OR precedes the development of OA, but its incidence is largely underestimated compared with that of OA. Previous studies have shown that high-molecular-weight agents such as laboratory animal allergens, flour, plant allergens, and biological enzymes can cause OR, with a prevalence of 2 to 87%.4,9
Rhinoconjunctivitis symptoms have been confirmed as one of the most significant factors in the development of OA.10
Continued exposure of the patient in the present study to rice powder may lead to the development of asthma, as suggested by previous studies.
The monitoring of airborne rice pollen in agricultural fields has revealed a high intensity of the released allergen.11
A cross-sectional study in rice farmers reported the prevalence of upper and lower respiratory symptoms such as hay fever (25.7%), watery eyes (14.9%), chronic cough (7.1%), and physician-diagnosed asthma (7.1%),12
indicating that occupational exposure to rice may trigger a respiratory allergy in workers and people living in the vicinity. However, immunological evaluations were not performed to confirm the causal relationships. In the present study, the patient showed positive responses to a skin prick test and high serum specific IgE to rice extract, as well as work-related symptoms.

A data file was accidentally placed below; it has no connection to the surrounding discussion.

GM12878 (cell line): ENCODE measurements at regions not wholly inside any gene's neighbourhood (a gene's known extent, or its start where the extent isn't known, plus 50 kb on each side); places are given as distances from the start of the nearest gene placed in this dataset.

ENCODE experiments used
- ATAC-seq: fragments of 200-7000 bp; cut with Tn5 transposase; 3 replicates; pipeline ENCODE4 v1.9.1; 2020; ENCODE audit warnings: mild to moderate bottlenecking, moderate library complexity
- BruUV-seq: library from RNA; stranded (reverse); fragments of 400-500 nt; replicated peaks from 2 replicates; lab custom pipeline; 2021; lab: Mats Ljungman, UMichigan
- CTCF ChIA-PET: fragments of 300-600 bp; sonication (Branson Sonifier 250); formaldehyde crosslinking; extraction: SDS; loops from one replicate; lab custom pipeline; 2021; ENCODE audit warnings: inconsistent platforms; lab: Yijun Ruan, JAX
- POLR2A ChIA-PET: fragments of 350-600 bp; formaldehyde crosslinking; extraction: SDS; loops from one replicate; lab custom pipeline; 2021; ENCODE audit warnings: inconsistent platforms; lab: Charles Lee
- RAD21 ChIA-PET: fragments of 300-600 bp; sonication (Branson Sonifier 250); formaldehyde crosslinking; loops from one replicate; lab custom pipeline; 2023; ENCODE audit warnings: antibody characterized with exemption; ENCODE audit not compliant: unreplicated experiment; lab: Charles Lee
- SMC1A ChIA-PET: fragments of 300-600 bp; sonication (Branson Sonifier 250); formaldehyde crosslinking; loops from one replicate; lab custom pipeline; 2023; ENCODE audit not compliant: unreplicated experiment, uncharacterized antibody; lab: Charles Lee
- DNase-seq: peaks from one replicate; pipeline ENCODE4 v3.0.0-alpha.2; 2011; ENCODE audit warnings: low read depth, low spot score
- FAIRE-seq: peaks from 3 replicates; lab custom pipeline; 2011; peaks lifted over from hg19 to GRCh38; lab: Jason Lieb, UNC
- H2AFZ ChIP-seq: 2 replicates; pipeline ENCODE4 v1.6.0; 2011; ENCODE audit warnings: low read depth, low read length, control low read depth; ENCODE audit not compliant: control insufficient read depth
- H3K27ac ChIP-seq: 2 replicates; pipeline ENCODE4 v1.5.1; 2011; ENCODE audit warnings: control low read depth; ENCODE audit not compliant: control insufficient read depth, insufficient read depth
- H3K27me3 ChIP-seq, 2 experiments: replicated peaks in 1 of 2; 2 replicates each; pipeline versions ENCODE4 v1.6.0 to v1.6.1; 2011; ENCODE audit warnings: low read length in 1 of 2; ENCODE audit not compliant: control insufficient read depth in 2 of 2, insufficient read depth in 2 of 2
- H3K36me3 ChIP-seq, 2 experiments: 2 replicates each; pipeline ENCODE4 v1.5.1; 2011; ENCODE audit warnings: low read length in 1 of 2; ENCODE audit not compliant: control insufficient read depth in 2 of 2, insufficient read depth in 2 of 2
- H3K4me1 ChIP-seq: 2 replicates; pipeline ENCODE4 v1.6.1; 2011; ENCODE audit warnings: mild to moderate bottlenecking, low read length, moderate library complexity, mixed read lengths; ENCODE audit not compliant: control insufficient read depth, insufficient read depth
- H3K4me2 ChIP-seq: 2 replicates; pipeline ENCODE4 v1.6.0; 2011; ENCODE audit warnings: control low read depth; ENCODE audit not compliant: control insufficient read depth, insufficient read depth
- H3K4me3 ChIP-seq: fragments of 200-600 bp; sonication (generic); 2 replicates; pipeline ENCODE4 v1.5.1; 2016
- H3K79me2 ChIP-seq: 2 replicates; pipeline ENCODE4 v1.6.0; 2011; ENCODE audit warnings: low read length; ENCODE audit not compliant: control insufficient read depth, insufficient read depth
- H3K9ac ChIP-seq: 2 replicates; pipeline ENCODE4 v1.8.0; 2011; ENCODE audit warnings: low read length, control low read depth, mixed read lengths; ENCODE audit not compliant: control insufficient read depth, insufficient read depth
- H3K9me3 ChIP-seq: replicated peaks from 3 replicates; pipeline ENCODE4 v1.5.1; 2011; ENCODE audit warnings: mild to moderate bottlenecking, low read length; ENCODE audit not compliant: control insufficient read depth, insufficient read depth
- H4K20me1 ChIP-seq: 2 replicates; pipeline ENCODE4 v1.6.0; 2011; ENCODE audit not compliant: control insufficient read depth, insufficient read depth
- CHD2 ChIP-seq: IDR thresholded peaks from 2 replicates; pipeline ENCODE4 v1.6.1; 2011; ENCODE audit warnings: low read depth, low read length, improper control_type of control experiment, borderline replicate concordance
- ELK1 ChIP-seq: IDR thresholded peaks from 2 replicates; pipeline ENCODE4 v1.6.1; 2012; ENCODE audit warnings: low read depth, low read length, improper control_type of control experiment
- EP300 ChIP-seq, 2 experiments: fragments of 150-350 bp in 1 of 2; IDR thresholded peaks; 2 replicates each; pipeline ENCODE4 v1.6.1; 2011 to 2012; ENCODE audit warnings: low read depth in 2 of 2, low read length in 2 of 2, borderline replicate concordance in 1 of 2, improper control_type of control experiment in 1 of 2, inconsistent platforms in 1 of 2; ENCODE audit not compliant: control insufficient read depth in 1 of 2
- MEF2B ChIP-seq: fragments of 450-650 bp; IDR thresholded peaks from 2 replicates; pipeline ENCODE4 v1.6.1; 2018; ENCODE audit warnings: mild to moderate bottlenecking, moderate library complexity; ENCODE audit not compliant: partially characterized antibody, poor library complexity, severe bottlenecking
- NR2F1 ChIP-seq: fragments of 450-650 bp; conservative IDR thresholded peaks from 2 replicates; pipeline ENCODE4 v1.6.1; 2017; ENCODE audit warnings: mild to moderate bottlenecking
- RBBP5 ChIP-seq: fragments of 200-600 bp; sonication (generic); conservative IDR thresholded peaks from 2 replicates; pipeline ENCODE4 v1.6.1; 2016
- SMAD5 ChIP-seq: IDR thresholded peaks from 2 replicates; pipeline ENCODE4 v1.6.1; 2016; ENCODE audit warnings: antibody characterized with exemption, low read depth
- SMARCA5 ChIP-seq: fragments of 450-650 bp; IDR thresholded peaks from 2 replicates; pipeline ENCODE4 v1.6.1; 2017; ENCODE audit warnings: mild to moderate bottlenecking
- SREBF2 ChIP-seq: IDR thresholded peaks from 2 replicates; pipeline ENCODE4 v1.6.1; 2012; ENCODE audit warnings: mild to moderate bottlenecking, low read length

Several allergenic components in rice have been described, including Ory s 1 (35 kDa), a 14- to 16-kDa member of the α-amylase/trypsin inhibitor family, a 33-kDa allergen with glyoxalase I activity, and a 9-kDa lipid transfer protein (LTP).5,13
Ory s 1 protein shows cross-reactivity with rye and Bermuda grass pollens in patients with a pollen allergy and shares significant sequence identity with the major pollen allergen of rye grass (Lol p 1; 65.5% identity) and Bermuda grass (Cyn d 1; 62.9% identity). 14
Moreover, LTP is known as a pan-allergen with cross-reactivity to botanically unrelated plants.15
Cross-reactivity between peach and rice LTP has been confirmed in several rice allergies, including anaphylaxis after rice ingestion16
and rhinitis with asthma caused by rice inhalation.15
In the present study, dose-dependent inhibition was observed when rice extracts and grass pollens were added in an IgE ELISA inhibition test, suggesting cross-reactivity. Therefore, immunotherapy with grass pollen allergens may be effective in this patient.
A nasal provocation test with rice extracts showed increased ECP as well as increased symptom scores for 3 hours after provocation. These results are consistent with previous studies demonstrating that a single allergen challenge test can induce a late response characterized by local accumulation of eosinophils and release of various mediators.17
In particular, the ECP level increases 1 or 2 hours after the challenge, reflecting the influx and activation of eosinophils in the late allergic phase. In previous studies, an increased ECP level was paralleled by an increased level of the typical TH2 cytokine interleukin-5,18
and elevated ECP was maintained for 24 hours after provocation, with a significant correlation to nasal symptom intensity,19
similar to the results of the present study.
In conclusion, we confirmed that rice powder inhalation can induce OR, in which an IgE-mediated mechanism was suggested.